Distance driven today: 737kms | Total so far: 9404kms
Today seemed ultimately disappointing, but only because we knew what we were missing further south.
The plan was to cruise slowly S from Salina towards Wichita. Based on the official forecast, we were already pretty close to the hot spot. The Discovery Channel crew (producers of TV series, Storm Chasers) were still milling about around the TIV outside, so we mustered the courage to have a chat and scab some photos and video of the battered beast.
The Discovery team were friendly and welcoming, very happy for us to investigate, so kudos to them! Their own meteorologist was guiding them S to Wichita also, so we heeded their advice.
About fifty kms down the road, we were thrown the decoy that screwed the rest of our day. A line appeared on radar back to the W of Salina (where we'd just come from). Of course, like moths to the flame, we turned around and headed for it. There looked to be a weak guster attempting to form on the base of the now receding storm.
More weak activity was forming in a line behind the lead cell as it drifted NNE.
Storms were also intensifying to our S with mammatus visible.
We were in a gap between to the two lines of storms, but the S end was heading for us so we headed NE to stay ahead.
The N system had moved off and it was now a game of staying ahead of the S system and hope that it developed into something exciting. A little guster looked to be forming! We kept ahead and watched it grow:
Some flooding around Tipton from recent storms was not a good sign. We saw this quite extensively around this area.
Our storm was honking along as we struggled to stop for photos and stay ahead of it. Hopes, however, were fading as lightning was virtually non-existant.
The damn thing managed to keep itself just strong enough to keep stringing me along. This was definitely not an all or nothing storm.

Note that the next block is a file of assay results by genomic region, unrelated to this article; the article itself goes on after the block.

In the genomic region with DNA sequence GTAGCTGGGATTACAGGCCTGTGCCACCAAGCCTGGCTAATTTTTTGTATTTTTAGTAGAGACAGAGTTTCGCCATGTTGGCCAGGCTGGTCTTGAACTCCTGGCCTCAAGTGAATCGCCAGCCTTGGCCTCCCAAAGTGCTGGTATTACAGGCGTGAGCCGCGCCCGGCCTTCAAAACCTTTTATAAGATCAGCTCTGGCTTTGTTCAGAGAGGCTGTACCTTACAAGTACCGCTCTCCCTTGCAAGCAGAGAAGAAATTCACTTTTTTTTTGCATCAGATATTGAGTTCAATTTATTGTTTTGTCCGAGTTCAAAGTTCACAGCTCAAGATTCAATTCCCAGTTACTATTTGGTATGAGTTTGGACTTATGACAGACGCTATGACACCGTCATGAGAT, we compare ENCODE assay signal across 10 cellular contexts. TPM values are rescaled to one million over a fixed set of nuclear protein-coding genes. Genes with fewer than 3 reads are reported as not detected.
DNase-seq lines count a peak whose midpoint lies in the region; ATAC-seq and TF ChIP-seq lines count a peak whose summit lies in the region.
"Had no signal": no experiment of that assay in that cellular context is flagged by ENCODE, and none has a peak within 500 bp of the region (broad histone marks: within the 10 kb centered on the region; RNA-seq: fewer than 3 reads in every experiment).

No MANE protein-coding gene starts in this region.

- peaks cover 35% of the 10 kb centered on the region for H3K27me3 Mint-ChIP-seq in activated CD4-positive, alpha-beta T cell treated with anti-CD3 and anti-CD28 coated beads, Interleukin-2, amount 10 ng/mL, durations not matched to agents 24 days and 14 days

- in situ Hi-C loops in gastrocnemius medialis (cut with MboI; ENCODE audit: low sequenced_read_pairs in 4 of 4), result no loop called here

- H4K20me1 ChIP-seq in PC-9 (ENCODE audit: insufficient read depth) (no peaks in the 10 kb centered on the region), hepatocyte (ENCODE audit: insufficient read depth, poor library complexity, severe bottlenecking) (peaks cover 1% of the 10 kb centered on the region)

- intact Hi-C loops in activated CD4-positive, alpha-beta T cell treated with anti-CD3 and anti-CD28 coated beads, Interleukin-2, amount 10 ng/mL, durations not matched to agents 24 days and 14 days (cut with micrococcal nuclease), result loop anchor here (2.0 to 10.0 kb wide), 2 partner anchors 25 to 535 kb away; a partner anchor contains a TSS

Since arriving in the States we've seen lots of abandoned houses. According to the Lonely Planet guidebook, many of the people who initially settled the Great Plains faced great hardship and isolation, which literally drove them crazy. Others up and left, resulting in the many failed homesteads. Consequently, only the fiercely independent people could thrive here and that born-and-bred rugged individualism is apparently still alive in the Plains today.
One particular house around Beloit really attracted our attention:
I thought we'd outrun our storm but it was making ground on us. We'd decided at this point to abandon it and try our luck on the great stuff that had been firing, and continued to do so, a couple of hours S. Unfortunately, it didn't look like our local storm was going to improve (until we left it, of course).
... and eventually got a to a point where we couldn't resist stopping around Newton.
Our southerly storm, with accompanying lightning, was now visible, particularly the upper levels being blown far N:
But typically, and not entirely unsurprisingly, it released its final lightning strike fifteen minutes before we got into position. There was little left but some smeared cirrus and stars.
Applebee's was a sign we'd seen a lot, so there was nothing left to do but order a surprisingly fabulous "Bourbon Street" steak (complete with vegetables - gasp!) and delicious mojitos! Together with the delicious decor, the night wasn't completely wasted.